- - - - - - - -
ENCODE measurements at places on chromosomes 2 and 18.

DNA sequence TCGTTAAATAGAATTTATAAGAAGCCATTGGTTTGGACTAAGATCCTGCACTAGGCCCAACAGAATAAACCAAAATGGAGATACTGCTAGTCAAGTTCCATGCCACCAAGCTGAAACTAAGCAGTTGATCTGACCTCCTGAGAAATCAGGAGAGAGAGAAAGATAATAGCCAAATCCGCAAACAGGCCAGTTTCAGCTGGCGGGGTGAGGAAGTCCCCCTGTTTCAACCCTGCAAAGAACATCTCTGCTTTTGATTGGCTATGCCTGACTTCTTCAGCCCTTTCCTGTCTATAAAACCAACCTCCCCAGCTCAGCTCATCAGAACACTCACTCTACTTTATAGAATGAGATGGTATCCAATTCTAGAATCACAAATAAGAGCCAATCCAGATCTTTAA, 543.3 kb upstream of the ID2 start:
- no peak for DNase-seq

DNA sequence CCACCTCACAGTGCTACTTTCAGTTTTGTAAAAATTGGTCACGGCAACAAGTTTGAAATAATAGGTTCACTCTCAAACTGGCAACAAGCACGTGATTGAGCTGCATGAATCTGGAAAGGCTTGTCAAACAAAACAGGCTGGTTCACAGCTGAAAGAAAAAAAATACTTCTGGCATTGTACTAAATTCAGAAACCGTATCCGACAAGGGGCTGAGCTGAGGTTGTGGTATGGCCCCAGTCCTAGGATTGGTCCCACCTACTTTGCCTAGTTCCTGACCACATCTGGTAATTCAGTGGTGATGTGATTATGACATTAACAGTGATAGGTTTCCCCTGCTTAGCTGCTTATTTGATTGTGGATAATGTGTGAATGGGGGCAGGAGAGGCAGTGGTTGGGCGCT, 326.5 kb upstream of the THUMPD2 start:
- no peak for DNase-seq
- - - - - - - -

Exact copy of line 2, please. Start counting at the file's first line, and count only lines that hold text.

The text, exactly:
DNA sequence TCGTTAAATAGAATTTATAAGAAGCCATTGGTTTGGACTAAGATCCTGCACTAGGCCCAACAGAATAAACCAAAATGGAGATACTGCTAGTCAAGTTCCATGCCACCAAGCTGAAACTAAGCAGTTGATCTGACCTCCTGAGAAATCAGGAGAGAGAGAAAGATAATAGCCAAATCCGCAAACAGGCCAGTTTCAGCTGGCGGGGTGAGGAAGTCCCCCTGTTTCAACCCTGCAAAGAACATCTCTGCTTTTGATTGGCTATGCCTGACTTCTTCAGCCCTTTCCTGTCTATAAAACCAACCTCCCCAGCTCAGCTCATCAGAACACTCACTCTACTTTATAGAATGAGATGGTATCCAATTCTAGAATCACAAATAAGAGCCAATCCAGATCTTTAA, 543.3 kb upstream of the ID2 start: